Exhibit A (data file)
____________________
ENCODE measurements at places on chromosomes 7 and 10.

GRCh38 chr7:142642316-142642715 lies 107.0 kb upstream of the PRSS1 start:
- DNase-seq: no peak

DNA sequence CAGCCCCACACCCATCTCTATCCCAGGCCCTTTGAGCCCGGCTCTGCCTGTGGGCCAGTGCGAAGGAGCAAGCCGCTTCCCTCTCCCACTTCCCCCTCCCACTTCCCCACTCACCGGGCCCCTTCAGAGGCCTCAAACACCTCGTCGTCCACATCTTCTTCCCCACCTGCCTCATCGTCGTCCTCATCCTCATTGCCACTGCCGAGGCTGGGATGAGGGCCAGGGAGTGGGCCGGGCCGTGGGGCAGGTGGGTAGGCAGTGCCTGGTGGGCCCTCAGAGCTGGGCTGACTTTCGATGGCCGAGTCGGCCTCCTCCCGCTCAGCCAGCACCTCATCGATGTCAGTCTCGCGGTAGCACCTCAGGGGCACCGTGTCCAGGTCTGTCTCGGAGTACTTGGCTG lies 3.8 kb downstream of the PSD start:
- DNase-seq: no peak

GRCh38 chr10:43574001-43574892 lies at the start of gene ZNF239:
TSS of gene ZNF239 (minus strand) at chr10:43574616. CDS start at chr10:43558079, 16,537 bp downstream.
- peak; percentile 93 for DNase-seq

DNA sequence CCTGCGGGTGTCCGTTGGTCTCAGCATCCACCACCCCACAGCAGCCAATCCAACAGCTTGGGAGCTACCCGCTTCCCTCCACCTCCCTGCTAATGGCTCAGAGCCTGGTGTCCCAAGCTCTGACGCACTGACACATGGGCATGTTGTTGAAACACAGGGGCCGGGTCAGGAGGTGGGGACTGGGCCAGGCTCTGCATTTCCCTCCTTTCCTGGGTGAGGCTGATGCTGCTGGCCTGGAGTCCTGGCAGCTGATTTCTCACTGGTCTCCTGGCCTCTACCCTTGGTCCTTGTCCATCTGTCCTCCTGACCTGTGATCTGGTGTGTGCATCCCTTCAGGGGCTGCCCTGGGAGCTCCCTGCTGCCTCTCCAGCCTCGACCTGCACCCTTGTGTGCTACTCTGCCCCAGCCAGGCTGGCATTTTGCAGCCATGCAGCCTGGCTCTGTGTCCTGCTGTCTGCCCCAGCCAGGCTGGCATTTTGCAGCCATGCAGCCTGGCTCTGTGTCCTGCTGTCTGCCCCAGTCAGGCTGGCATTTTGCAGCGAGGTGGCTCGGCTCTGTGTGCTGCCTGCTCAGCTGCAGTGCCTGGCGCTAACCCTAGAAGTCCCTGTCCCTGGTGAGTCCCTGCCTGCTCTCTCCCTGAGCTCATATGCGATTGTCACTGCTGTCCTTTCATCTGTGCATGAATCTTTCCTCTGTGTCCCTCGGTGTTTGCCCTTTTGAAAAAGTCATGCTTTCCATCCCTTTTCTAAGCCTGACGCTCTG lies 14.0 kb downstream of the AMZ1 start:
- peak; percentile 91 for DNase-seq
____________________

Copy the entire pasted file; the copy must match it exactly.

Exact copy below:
ENCODE measurements at places on chromosomes 7 and 10.

GRCh38 chr7:142642316-142642715 lies 107.0 kb upstream of the PRSS1 start:
- DNase-seq: no peak

DNA sequence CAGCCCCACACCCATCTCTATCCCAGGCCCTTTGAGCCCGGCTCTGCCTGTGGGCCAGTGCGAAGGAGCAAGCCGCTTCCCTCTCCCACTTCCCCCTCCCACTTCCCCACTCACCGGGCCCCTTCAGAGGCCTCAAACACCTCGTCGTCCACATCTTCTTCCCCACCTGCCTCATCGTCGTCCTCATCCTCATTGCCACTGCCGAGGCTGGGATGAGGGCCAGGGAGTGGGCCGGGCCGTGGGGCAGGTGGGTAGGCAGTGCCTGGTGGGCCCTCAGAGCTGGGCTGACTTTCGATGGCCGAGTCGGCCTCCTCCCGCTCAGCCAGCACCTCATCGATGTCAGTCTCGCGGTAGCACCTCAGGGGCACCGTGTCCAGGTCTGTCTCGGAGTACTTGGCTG lies 3.8 kb downstream of the PSD start:
- DNase-seq: no peak

GRCh38 chr10:43574001-43574892 lies at the start of gene ZNF239:
TSS of gene ZNF239 (minus strand) at chr10:43574616. CDS start at chr10:43558079, 16,537 bp downstream.
- peak; percentile 93 for DNase-seq

DNA sequence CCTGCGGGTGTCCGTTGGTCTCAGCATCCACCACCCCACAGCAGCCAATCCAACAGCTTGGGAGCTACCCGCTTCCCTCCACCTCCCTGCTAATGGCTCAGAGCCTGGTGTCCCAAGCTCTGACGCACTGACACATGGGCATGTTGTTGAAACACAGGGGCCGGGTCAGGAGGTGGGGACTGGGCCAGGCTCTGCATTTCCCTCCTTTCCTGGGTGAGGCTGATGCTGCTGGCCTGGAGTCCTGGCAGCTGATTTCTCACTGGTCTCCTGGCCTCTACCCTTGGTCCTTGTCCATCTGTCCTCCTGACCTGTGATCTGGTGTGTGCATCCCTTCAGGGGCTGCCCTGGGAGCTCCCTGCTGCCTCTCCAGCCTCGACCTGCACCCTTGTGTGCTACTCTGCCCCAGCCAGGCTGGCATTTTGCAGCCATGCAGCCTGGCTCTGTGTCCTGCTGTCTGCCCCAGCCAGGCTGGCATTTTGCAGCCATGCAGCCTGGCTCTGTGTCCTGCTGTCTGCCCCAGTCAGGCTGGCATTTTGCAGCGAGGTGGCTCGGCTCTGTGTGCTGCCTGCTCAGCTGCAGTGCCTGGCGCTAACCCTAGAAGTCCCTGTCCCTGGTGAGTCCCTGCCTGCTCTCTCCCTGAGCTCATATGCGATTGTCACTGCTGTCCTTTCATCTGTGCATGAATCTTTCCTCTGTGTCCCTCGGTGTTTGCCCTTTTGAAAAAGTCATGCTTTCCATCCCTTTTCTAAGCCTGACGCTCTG lies 14.0 kb downstream of the AMZ1 start:
- peak; percentile 91 for DNase-seq